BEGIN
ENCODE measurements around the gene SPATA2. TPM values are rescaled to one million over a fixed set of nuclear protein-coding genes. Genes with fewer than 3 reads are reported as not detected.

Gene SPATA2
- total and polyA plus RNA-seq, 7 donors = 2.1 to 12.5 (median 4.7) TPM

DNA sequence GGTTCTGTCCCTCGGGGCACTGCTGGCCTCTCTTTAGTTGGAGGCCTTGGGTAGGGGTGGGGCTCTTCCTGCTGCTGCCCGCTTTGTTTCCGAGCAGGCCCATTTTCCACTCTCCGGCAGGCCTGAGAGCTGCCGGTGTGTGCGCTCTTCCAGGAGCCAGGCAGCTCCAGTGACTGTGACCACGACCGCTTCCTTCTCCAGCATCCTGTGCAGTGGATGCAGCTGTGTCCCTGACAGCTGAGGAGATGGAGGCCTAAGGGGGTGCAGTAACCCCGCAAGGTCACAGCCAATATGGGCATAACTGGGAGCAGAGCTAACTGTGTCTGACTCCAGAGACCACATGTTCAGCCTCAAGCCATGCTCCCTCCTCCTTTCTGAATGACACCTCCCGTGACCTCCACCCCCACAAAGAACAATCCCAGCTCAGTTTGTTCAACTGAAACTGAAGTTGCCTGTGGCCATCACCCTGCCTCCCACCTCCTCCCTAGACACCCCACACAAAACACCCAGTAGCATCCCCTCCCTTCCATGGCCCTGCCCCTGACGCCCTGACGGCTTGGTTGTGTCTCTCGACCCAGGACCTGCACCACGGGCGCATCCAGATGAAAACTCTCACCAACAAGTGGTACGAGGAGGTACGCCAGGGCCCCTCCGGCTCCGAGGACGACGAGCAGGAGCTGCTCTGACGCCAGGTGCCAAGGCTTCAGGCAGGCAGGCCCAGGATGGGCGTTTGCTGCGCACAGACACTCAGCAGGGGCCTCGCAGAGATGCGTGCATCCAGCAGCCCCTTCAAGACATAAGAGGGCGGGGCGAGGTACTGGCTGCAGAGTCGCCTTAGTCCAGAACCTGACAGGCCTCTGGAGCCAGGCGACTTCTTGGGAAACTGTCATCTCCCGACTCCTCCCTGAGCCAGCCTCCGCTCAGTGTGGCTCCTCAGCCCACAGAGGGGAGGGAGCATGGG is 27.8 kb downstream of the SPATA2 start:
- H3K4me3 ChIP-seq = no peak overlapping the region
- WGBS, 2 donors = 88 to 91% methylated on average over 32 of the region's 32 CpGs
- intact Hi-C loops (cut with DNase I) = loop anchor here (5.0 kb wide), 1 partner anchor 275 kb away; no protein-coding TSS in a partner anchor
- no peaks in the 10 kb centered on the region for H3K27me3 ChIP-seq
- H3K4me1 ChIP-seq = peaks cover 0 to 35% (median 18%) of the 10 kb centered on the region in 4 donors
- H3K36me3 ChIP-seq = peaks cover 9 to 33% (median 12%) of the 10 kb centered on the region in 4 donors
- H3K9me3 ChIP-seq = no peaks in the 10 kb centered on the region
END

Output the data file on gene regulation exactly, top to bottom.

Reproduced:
ENCODE measurements around the gene SPATA2. TPM values are rescaled to one million over a fixed set of nuclear protein-coding genes. Genes with fewer than 3 reads are reported as not detected.

Gene SPATA2
- total and polyA plus RNA-seq, 7 donors = 2.1 to 12.5 (median 4.7) TPM

DNA sequence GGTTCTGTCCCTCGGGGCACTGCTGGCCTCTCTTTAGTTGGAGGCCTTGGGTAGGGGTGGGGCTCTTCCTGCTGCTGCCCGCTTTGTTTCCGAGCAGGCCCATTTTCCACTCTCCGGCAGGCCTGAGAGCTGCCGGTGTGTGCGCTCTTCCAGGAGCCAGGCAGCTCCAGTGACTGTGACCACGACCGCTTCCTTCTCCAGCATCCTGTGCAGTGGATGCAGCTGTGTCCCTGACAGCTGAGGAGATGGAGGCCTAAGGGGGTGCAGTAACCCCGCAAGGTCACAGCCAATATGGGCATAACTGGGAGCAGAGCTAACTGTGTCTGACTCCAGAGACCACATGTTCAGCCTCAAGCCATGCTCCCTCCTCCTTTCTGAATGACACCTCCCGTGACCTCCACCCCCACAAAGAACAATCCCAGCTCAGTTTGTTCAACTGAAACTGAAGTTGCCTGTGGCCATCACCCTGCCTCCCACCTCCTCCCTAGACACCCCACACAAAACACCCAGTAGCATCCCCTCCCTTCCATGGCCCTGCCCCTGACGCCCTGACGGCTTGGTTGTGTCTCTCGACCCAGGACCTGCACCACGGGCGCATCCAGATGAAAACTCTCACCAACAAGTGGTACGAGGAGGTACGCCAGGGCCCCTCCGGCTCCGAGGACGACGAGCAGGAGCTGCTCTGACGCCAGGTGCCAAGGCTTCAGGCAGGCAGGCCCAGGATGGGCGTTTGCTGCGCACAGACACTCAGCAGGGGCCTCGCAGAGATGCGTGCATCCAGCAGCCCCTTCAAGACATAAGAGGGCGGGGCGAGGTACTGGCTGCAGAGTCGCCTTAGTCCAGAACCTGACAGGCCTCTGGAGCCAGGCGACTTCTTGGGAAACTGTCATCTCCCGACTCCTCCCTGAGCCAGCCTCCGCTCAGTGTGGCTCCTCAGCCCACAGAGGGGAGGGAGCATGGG is 27.8 kb downstream of the SPATA2 start:
- H3K4me3 ChIP-seq = no peak overlapping the region
- WGBS, 2 donors = 88 to 91% methylated on average over 32 of the region's 32 CpGs
- intact Hi-C loops (cut with DNase I) = loop anchor here (5.0 kb wide), 1 partner anchor 275 kb away; no protein-coding TSS in a partner anchor
- no peaks in the 10 kb centered on the region for H3K27me3 ChIP-seq
- H3K4me1 ChIP-seq = peaks cover 0 to 35% (median 18%) of the 10 kb centered on the region in 4 donors
- H3K36me3 ChIP-seq = peaks cover 9 to 33% (median 12%) of the 10 kb centered on the region in 4 donors
- H3K9me3 ChIP-seq = no peaks in the 10 kb centered on the region